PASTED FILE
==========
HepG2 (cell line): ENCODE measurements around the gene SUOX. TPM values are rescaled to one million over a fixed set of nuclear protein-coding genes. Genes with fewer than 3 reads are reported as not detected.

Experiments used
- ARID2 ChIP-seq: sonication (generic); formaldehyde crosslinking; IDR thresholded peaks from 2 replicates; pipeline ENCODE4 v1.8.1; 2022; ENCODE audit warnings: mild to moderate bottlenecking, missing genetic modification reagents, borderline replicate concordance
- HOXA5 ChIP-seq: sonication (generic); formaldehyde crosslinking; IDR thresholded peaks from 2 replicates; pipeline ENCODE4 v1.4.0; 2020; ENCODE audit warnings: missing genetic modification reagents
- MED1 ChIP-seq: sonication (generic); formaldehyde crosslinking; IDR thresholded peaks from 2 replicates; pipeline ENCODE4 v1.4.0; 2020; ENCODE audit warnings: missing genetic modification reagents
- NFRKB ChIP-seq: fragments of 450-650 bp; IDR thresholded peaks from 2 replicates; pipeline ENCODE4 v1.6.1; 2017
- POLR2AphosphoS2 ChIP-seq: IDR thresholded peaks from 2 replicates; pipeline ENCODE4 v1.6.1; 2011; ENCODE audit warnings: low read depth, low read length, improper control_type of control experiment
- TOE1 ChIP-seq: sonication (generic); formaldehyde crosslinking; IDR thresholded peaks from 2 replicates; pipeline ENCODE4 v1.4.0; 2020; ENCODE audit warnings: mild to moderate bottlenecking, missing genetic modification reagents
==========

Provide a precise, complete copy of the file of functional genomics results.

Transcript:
HepG2 (cell line): ENCODE measurements around the gene SUOX. TPM values are rescaled to one million over a fixed set of nuclear protein-coding genes. Genes with fewer than 3 reads are reported as not detected.

Experiments used
- ARID2 ChIP-seq: sonication (generic); formaldehyde crosslinking; IDR thresholded peaks from 2 replicates; pipeline ENCODE4 v1.8.1; 2022; ENCODE audit warnings: mild to moderate bottlenecking, missing genetic modification reagents, borderline replicate concordance
- HOXA5 ChIP-seq: sonication (generic); formaldehyde crosslinking; IDR thresholded peaks from 2 replicates; pipeline ENCODE4 v1.4.0; 2020; ENCODE audit warnings: missing genetic modification reagents
- MED1 ChIP-seq: sonication (generic); formaldehyde crosslinking; IDR thresholded peaks from 2 replicates; pipeline ENCODE4 v1.4.0; 2020; ENCODE audit warnings: missing genetic modification reagents
- NFRKB ChIP-seq: fragments of 450-650 bp; IDR thresholded peaks from 2 replicates; pipeline ENCODE4 v1.6.1; 2017
- POLR2AphosphoS2 ChIP-seq: IDR thresholded peaks from 2 replicates; pipeline ENCODE4 v1.6.1; 2011; ENCODE audit warnings: low read depth, low read length, improper control_type of control experiment
- TOE1 ChIP-seq: sonication (generic); formaldehyde crosslinking; IDR thresholded peaks from 2 replicates; pipeline ENCODE4 v1.4.0; 2020; ENCODE audit warnings: mild to moderate bottlenecking, missing genetic modification reagents